If you are a landlord looking to take on an HMO or a tenant moving into one, this bog may help you.
What is an HMO property?
What is an HMO property? is a common question many new investors ask. So, let us explore its meaning to its full extend so you have a better understanding.
It is important to discuss the key differences between HMOs and other residential rental properties, too.
House in multiple occupation is typically used by single people who may be working away from home on a long contract etc. It also offers the financial advantage that the cost of living is much lower than renting a whole house.
Many houses with multiple occupation are used for student accommodation as they offer the service and benefits that are ideal for them which are:
can live as separate households
Usually, no utility bill to worry about
Rent is much lower
Private landlords offer terms for shorter periods
However, many types of accommodation could be considered an HMO. These may include, but are not limited to:
- Buildings usually a house which has several bedsits with some shared facilities
- Shared house
- Buildings having flats with their own facilities, but are not self-contained
- Private halls of residence
- Blocks of converted flats
- Employee accommodation
- House with Refuges
As you can see, the term has a broad application. Generally, the following make up could be considered an HMO is a property that is occupied by three or more renters, who form more than one household and share facilities such as a bathroom, kitchen, and toilet.
Households in this context are considered as family members living together or single people living alone.
What determines if a property is an HMO?
Properties must have four common features before they can be considered as an HMO and they are:
Occupants that are not forming a single household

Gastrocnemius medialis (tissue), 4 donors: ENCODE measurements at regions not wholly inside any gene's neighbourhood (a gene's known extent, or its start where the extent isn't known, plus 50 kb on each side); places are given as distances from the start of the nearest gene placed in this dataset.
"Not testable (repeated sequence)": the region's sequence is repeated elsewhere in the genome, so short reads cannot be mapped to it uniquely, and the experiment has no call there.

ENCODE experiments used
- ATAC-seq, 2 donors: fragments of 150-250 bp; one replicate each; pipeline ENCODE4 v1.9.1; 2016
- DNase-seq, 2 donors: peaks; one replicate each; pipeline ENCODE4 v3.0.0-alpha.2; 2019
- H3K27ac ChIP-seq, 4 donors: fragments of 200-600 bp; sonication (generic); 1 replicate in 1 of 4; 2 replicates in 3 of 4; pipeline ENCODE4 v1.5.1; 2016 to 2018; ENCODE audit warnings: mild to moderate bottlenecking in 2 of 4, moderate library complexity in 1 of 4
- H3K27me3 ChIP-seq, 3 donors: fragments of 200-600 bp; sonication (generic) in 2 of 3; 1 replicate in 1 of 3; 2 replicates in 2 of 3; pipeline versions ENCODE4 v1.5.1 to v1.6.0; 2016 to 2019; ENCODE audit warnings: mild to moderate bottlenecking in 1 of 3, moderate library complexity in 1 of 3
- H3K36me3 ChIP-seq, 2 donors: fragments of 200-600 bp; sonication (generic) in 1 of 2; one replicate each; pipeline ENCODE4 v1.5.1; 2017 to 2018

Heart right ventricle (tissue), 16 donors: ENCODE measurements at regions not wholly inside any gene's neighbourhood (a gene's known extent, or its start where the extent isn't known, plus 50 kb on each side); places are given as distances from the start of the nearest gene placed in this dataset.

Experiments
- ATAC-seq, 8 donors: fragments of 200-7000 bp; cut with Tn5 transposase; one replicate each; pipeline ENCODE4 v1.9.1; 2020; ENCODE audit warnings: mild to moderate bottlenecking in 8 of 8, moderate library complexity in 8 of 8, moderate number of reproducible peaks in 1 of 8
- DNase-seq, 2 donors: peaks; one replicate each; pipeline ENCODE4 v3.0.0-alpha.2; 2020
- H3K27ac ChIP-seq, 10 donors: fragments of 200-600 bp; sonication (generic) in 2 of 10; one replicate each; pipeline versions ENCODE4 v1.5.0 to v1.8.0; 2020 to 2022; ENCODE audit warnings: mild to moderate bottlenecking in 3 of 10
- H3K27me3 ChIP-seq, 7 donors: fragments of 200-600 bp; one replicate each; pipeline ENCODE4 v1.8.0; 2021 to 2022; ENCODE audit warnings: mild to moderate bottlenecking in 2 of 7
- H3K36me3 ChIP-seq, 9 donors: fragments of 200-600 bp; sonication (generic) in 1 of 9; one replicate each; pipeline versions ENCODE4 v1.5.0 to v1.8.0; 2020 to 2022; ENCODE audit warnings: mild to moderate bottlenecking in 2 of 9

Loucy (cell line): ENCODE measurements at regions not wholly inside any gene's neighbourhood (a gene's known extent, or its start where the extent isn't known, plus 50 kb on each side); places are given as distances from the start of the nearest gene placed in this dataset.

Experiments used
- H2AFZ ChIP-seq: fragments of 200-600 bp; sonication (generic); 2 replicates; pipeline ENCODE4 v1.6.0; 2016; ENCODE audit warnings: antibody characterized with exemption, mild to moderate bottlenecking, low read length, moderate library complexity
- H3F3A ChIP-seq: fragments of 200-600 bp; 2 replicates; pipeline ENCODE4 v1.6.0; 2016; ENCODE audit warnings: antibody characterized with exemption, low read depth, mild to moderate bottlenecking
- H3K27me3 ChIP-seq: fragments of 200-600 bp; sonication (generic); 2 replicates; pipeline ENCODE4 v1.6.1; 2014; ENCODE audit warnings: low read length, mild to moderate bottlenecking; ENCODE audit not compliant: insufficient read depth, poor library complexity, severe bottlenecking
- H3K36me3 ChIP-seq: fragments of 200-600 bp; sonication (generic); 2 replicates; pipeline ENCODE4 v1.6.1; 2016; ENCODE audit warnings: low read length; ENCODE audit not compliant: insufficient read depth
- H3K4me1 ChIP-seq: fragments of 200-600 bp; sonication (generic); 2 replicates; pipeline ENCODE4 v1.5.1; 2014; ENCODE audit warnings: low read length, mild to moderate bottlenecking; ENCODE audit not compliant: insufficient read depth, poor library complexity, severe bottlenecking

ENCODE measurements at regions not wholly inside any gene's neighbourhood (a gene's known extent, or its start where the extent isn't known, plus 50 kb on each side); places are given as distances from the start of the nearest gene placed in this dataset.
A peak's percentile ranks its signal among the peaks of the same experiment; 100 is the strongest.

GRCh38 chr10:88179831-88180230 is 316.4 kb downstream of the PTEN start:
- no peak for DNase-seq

The property is the occupants main and only residence
The accommodation is being used only for residential purposes
One of the occupants must be paying rent
The above are the typical features that apply to individual flats and houses, but different rules apply when considering whole converted blocks.
The above conditions must be met before a property to be legally considered an HMO. Alternatively, the local authority can declare a property an HMO.
How do HMOs differ from other rental properties?
The health and safety standards in these type of properties are high as the potential risk of fire is high too. For and local authorities ensure all landlords adhere to the rules and standards that apply to HMOs.
The Environmental Health Department in the council take tenant’s complaints and will demand the landlords to rectify any disrepair or safety breach. Landlords who do not comply are frequently prosecuted by the council.
The council have the legal powers to take control of managerial duties of an HMO themselves through the courts.
What standards need to be kept in HMOs?
As mentioned in the section above, HMO landlords need to keep on top of health and safety issues to remain compliant and avoid the local authority prosecuted for non-compliance with the regulations.
Important things a landlord needs to keep in mind when managing HMO houses are:
Gas safety – annual checks
Electrical safety – checks to be carried out every five years
Fire safety – smoke and carbon monoxide alarms fitted and maintained
Rubbish disposal facilities provided
- Adequate cooking, cleaning, and washing facilities provided and maintained
- Communal areas to be kept clear and clean
- Managing overcrowding issues
Do all HMOs need licensing?
No, not all. Licensing will usually be needed when the HMO is:
- A building at least 3 storeys high
- Housing at least 5 tenants, forming more than 1 household